We had heard of them and their brute ways, but until you know something you do not know it. (Girl, by Edna O'Brien, p.85)

It was the kidnapping of the schoolgirls by the Nigerian Jihadist group Boko Haram that first made me disdain #Hashtag campaigns as useless.

The #BringBackOurGirls campaign flourished worldwide, with no less a celebrity that Michelle Obama brandishing her placard — yet it seems to have achieved nothing much at all except that the Nigerian government has been shamed into paying
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Bonnie Brody
Nov 06, 2019 rated it it was amazing
This is a stunning novel; powerful, horrific, and poignant.

Maryam is a schoolgirl in Nigeria when she and her classmates are abducted by the Boko Haram, a terrorist jihadi group that operated for many years in Nigeria and other abutting nations. The Boko Haram still exists but is not as large or active a group as it once was. The girls are placed on trucks and taken at gunpoint deep into the jungle to the soldiers' camp. There, they are treated brutally and violently, starved and made into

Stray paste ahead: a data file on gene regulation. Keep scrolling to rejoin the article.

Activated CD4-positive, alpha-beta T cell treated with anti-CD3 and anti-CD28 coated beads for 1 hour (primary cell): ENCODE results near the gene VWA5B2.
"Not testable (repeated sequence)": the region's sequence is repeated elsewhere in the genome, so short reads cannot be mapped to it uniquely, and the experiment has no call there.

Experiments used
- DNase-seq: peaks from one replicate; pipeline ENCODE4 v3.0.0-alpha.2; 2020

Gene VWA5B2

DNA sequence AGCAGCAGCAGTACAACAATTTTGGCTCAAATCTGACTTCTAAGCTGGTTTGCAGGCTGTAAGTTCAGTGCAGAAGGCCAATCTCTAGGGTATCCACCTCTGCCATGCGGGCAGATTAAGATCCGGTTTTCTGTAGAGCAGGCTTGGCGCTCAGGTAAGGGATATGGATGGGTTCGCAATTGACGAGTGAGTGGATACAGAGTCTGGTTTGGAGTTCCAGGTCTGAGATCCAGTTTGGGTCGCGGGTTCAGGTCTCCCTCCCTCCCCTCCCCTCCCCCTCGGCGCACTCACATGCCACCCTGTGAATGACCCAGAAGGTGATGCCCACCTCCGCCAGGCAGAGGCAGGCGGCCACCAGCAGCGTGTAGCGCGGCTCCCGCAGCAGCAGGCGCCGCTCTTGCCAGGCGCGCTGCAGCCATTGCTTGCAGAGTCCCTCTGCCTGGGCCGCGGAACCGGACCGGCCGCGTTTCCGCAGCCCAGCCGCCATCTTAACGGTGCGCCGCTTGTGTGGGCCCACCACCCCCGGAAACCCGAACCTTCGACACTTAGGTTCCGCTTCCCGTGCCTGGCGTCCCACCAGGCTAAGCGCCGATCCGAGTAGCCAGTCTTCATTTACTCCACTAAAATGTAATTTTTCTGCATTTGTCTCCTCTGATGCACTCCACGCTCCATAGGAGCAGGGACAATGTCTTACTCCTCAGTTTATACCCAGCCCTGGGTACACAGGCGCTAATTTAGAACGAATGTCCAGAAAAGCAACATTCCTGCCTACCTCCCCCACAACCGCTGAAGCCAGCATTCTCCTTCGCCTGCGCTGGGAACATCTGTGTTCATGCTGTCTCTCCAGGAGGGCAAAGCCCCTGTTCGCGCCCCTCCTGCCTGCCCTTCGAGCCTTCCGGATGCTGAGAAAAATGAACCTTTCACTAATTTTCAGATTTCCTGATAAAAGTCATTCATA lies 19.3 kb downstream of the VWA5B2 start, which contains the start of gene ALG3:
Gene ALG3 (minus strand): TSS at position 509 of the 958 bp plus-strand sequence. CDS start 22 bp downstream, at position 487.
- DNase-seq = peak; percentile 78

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Maureen
Dec 11, 2019 rated it it was amazing